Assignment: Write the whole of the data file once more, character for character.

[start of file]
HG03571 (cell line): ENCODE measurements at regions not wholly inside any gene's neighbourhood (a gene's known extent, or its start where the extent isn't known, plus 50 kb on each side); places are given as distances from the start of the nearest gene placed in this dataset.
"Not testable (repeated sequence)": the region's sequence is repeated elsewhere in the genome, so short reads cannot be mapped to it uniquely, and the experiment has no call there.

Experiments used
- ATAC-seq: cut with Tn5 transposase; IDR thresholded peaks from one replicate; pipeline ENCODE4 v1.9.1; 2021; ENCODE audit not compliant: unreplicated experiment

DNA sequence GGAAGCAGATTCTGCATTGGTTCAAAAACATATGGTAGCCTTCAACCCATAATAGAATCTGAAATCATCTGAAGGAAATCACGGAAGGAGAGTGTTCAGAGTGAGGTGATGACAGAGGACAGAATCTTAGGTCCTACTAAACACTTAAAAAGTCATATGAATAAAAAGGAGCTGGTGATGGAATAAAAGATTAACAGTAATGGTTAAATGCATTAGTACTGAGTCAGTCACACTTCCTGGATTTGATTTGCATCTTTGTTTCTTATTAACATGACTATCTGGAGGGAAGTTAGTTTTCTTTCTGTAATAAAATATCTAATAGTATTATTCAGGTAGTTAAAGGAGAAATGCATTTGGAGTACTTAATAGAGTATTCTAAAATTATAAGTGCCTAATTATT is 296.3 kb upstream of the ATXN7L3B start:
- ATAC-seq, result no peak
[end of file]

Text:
HG03571 (cell line): ENCODE measurements at regions not wholly inside any gene's neighbourhood (a gene's known extent, or its start where the extent isn't known, plus 50 kb on each side); places are given as distances from the start of the nearest gene placed in this dataset.
"Not testable (repeated sequence)": the region's sequence is repeated elsewhere in the genome, so short reads cannot be mapped to it uniquely, and the experiment has no call there.

Experiments used
- ATAC-seq: cut with Tn5 transposase; IDR thresholded peaks from one replicate; pipeline ENCODE4 v1.9.1; 2021; ENCODE audit not compliant: unreplicated experiment

DNA sequence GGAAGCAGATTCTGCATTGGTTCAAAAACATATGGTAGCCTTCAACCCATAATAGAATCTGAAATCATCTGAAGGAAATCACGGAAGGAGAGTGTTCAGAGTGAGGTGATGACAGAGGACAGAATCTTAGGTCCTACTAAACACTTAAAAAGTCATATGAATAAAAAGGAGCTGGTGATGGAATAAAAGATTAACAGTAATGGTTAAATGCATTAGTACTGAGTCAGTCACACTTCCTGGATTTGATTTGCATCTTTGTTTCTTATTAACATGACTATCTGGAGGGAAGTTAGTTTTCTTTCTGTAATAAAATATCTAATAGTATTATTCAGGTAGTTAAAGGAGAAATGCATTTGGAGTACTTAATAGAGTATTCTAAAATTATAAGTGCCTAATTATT is 296.3 kb upstream of the ATXN7L3B start:
- ATAC-seq, result no peak